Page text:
The mouthpiece having been placed on the lips, the mouth should partly open at the sides, and the tongue retire, in order to allow the air to penetrate into the lungs. The stomach ought not to swell, but rather, on the contrary, to recede in proportion as the chest is dilated by the aspiration.
The tongue should then advance against the teeth of the upper jaw, in such a way as to hermetically close the mouth, as though it were a valve intended to keep the column of air in the lungs.
The instant the tongue recedes, the air which was pressing against it precipitates itself into the instrument, and determines the vibrations which produce the sound. The stomach should then gradually resume its primitive (previous) position, in proportion as the chest is lightened by the diminution of the air in the lungs.
The breathing ought to be regulated by the length of the passage to be executed. In short phrases, if the breath be too strongly taken, or too often repeated, it produces a suffocation* resulting from the weight of the column of air pressing too heavily on the lungs. The student should therefore, as early as possible learn to manage his regulation so skillfully as to reach the end of a long phrase without depriving a single note of its full power and firmness.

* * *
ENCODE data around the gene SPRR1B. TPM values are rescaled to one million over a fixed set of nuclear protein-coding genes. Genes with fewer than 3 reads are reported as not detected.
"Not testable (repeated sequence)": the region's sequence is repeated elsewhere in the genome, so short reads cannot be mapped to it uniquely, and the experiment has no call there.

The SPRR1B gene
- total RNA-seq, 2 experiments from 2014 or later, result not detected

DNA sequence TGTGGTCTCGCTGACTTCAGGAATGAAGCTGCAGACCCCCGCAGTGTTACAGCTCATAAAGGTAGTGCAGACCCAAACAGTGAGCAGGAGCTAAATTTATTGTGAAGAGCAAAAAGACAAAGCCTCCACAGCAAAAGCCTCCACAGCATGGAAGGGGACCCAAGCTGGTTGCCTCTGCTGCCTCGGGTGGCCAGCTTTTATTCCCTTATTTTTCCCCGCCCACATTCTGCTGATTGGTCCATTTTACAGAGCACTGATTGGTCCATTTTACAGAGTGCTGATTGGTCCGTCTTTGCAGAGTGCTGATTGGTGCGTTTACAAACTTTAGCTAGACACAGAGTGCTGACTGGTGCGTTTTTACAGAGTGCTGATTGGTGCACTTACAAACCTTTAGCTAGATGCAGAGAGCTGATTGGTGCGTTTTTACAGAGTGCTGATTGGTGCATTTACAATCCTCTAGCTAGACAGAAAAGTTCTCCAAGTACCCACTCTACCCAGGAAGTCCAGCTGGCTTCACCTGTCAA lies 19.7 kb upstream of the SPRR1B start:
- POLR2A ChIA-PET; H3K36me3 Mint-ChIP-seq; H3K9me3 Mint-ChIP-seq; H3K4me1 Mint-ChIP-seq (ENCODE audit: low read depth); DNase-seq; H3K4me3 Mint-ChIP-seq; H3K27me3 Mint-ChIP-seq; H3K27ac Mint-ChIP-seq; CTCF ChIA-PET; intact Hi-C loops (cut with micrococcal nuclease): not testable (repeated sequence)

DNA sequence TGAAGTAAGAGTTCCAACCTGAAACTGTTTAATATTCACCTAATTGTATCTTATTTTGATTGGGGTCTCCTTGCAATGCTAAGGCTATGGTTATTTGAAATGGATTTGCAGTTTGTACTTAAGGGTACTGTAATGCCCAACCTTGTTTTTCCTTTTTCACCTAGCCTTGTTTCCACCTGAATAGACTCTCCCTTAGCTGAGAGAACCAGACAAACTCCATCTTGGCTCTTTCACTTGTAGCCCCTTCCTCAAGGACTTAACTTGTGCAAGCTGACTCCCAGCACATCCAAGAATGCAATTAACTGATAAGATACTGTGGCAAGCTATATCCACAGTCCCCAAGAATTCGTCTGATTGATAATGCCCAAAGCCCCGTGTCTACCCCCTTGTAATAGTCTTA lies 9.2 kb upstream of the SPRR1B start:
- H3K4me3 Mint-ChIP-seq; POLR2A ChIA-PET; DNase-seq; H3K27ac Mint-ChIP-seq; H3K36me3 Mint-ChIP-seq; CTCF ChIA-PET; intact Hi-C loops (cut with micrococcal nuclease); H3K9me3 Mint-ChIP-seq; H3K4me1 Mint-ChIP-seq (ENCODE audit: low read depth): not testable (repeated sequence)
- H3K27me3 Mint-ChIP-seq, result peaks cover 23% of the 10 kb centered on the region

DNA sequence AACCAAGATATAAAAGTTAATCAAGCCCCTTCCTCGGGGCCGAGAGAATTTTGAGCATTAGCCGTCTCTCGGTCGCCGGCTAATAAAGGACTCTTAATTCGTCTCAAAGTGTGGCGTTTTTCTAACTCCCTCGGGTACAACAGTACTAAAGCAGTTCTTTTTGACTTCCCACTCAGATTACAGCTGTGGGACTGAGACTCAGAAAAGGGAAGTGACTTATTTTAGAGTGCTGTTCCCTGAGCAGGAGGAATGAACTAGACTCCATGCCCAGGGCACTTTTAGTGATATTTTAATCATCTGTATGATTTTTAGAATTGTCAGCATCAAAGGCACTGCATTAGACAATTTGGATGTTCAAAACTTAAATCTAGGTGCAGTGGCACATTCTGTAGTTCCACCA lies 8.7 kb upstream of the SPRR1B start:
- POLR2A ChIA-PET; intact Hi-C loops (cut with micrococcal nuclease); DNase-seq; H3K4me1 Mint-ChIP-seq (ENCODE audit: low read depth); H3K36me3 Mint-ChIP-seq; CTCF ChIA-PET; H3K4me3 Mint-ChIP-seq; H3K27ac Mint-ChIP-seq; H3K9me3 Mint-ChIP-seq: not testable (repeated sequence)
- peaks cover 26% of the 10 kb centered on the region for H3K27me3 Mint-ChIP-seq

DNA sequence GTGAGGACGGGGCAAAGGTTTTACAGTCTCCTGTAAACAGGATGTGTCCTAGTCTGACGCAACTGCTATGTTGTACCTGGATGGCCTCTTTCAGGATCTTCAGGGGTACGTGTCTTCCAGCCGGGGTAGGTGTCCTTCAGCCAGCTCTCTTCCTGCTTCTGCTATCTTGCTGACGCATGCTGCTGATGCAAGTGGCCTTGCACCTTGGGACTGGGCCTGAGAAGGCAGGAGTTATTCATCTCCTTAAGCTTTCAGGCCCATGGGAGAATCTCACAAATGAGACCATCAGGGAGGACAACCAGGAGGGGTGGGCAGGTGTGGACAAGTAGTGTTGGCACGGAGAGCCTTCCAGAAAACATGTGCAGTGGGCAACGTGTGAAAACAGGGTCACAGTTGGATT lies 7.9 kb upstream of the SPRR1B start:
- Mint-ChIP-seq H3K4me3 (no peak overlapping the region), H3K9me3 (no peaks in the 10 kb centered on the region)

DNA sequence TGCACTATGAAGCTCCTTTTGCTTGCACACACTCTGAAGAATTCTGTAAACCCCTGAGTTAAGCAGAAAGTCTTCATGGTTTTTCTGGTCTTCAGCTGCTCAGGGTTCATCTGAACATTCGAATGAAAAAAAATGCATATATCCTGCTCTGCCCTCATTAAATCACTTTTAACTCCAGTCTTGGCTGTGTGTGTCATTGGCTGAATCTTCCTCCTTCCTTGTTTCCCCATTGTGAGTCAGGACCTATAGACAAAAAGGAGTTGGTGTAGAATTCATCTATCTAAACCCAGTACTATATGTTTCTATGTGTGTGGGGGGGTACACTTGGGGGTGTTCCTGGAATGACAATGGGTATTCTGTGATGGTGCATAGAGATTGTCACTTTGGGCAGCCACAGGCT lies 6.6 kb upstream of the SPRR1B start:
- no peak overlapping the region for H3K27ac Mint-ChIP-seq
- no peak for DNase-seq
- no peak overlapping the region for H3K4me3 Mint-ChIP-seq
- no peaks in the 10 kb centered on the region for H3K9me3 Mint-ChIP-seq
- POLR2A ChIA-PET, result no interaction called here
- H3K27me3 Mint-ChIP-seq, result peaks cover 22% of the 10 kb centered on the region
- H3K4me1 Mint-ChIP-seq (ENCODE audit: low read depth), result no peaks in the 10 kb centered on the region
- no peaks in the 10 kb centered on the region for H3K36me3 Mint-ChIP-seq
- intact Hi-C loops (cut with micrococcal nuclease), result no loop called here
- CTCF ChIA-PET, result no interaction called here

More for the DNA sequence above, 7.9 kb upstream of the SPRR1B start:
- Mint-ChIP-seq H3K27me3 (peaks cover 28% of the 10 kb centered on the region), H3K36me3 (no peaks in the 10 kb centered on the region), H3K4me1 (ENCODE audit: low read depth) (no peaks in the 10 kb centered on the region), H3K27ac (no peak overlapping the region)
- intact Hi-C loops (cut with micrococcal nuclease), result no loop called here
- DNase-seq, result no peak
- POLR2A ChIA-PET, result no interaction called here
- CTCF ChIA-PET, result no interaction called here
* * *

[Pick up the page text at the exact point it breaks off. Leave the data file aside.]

* To limit the effects of this suffocation (or feeling of drowning) when several longs phrases are played one after the other, it can be helpful to exhale stale air from the lungs before inhaling for the next phrase. Stale air (air that has been depleted of oxygen) in the lungs is the primary cause for feeling suffocated, even panic, at the end of long phrases.